Thoughts on Time and Timeliness
By Jim "Gymbeaux" Brown, November 4, 2016
"To-morrow, didst thou say?" asked Cotton. "Go to—I will not hear of it. To-morrow! 't is a sharper who stakes his penury against thy plenty—who takes thy ready cash and pays thee naught but wishes, hopes and promises, the currency of idiots. To-morrow! It is a period nowhere to be found in all the hoary registers of time, unless perchance in the fool's calendar. Wisdom disclaims the word, nor holds society with those that own it. 'Tis fancy's child, and folly is its father; wrought of such stuffs as dreams are; and baseless as the fantastic visions of the evening." Oh, how many a wreck on the road to success could say: "I have spent all my life in the pursuit of to-morrow, being assured that to-morrow has some vast benefit or other in store for me." "I give it as my deliberate and solemn conviction," said Dr. Fitch, "that the individual who is tardy in meeting an appointment will never be respected or successful in life."
This is an excerpt from How to Succeed, or, Stepping-Stones to Fame and Fortune by Orson Swett Marden, written in 1896 and yes that is correct, 1896. Why do I repeat the year it was written? Because if you read it carefully and accept that words such as “to-day” and “to-morrow” are spelled correctly for that period of time, you realize that Marden could say the same thing today about business people of all walks of life.
Have you have ever had an appointment to see a Doctor only to discover that several if not many others have the exact same appointment time and the appointment that should have taken but 30 minutes to accomplish takes upwards of 2 to 3 hours? Have you ever taken your car in for repairs and was promised that it would be repaired and returned to you in just one hour yet not done so for 2 to 3 hours; or promised in 24 hours that quickly extends to 48, 72 or even longer?
I have spent more than 33 years of my life in the real estate business so my specific knowledge of “time” relates primarily to REALTORS® all of whom are truly fine individuals. REALTORS® however should take the advice of H. W. Shaw who said, “The greatest thief this world has ever produced is procrastination, and he is still at large.” With few exceptions and based upon my personal experience, REALTORS® are notoriously late.
“Then you must get a new watch, or I another secretary,” replied Washington, when his secretary excused the lateness of his attendance by saying that his watch was too slow.
In business a loss of just one minute could cost you a sale yet minutes are constantly lost by all involved. The crime occurs when lost minutes are forgiven because there were no lost consequences. But here is the rub, when someone gets accustomed to being excused for being late, the lateness becomes a habit. While YOU may accept the habit of being late, your customers I can assure you have not. Being routinely late is a vile habit that sends repercussions throughout your business career. When you steal a person’s time, and that is what you are doing, stealing their time, you might as well steal their money for we have all heard the phrase, “time is money.”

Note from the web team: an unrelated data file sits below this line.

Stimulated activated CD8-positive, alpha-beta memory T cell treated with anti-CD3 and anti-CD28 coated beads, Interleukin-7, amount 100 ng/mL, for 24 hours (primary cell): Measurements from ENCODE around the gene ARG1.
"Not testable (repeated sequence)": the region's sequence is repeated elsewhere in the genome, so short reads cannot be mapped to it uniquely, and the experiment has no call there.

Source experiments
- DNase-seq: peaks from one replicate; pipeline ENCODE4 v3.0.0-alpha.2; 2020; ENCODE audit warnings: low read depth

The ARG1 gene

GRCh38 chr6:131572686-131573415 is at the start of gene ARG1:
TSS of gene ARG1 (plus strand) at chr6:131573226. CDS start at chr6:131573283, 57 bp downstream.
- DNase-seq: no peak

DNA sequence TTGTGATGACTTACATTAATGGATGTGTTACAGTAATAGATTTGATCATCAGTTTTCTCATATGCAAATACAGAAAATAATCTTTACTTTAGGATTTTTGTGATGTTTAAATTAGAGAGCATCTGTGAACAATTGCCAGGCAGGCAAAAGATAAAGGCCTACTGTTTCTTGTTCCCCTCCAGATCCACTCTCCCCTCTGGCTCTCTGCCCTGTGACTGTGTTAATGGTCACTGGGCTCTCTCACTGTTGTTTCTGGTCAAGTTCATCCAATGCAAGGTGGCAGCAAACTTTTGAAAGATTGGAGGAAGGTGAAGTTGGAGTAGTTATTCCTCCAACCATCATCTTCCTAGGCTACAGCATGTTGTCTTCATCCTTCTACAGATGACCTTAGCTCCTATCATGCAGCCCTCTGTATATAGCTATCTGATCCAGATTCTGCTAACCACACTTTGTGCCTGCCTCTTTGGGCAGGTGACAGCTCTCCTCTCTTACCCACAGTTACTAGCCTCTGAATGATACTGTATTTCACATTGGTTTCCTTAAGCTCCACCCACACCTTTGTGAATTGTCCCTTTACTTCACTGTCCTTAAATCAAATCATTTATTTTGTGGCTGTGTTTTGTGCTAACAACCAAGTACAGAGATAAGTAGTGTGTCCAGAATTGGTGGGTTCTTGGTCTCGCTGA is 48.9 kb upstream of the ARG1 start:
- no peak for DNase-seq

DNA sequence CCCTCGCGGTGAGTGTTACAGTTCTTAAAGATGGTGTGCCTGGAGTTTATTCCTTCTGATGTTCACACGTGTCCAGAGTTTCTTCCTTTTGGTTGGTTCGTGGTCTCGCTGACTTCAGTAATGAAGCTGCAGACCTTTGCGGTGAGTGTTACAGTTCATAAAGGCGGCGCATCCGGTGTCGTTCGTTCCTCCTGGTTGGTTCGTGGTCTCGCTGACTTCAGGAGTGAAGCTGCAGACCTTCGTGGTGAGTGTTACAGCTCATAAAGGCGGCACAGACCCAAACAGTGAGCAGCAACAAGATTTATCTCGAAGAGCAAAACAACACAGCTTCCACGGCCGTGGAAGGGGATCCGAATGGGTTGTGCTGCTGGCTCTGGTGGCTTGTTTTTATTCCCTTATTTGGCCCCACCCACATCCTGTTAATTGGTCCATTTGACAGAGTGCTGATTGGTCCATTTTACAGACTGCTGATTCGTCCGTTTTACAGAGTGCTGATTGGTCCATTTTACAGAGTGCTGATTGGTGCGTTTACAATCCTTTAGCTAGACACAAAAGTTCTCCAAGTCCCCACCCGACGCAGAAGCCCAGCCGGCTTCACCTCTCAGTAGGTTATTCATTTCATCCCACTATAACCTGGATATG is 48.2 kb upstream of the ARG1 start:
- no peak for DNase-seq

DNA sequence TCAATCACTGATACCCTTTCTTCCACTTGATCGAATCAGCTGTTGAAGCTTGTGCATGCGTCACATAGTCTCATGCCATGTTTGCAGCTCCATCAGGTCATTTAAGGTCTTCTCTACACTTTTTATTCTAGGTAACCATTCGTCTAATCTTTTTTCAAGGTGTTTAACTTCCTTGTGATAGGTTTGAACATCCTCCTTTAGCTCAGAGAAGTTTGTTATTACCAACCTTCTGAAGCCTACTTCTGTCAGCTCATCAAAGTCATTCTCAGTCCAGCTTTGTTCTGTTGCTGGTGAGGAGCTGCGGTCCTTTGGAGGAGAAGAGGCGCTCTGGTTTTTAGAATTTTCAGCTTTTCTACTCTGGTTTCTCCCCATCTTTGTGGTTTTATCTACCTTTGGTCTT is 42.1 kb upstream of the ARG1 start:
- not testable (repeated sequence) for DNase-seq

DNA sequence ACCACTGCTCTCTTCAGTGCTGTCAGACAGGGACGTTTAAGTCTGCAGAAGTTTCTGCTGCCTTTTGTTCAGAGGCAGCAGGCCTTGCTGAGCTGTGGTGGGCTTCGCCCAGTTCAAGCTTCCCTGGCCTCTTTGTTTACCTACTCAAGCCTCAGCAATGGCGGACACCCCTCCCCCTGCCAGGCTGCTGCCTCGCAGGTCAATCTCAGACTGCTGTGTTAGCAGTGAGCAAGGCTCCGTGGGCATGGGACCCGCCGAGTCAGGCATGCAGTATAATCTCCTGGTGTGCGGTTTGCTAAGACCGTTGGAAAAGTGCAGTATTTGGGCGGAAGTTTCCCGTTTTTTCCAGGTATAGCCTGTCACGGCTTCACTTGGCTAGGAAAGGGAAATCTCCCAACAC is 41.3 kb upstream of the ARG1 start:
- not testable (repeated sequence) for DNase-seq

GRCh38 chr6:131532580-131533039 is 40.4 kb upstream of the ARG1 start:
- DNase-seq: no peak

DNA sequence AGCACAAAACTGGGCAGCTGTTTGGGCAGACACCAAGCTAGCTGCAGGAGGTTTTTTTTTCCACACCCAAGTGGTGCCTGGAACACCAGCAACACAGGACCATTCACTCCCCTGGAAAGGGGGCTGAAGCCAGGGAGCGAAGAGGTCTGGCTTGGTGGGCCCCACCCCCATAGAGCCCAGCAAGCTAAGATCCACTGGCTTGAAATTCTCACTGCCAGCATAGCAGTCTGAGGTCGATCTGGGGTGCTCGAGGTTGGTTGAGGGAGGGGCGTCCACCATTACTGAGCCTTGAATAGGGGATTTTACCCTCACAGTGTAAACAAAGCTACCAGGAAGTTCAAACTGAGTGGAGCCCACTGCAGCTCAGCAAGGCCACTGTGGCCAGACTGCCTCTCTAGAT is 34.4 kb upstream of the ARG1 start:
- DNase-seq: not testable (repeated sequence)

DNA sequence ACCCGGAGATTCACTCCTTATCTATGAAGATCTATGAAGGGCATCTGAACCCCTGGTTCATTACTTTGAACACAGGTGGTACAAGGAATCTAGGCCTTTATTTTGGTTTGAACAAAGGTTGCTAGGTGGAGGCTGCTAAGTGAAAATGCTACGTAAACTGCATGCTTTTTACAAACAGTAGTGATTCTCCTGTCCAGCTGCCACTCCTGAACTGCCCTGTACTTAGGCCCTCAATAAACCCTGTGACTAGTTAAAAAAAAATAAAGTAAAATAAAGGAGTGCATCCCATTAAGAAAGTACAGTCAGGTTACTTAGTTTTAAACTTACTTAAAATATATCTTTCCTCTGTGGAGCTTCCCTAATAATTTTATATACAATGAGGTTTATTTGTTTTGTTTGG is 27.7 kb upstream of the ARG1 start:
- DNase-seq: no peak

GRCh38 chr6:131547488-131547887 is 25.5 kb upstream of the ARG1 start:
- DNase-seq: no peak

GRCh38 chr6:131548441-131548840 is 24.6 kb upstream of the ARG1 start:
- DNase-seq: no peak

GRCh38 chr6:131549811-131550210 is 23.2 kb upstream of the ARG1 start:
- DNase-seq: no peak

To put this into its proper perspective, think of it this way. As a REALTOR® I would hope that the expenditure of YOUR time is worth as much as $50.00 per hour and hopefully much, much more. When YOU go to a doctor’s office and expect to spend 30 to 45 minutes of YOUR time, it is like handing over to the doctor $25.00 or more that does not appear on the bill given to you by your doctor as a reduction in your cost. Using the lowest amount of just $50.00 let’s assume you spend 3 hours waiting most of the time to be called in by the Doctor’s Nurse and then you wait in a small very impersonal examination room waiting another 15 to 30 minutes for the Doctor to make his or her appearance. Over the course of the 3 hours, you have wasted $150 of your time and probably much more; remember time IS money and in this case it is YOUR money. It is money that you will never recoup because it represents the loss of upwards of 3 hours of your time; time lost is time lost never to be returned. I have known a REALTOR® who after waiting for more than 3 hours for his doctor to complete the process, sent the doctor a bill for over $500.00 for HIS time while waiting. When the doctor complained, the REALTOR® pointed out that $500.00 is how much his time was worth to him sitting in the doctor’s office spending most of it just waiting. He did not charge the doctor for the actual 15 minutes of examination time; more than fair right?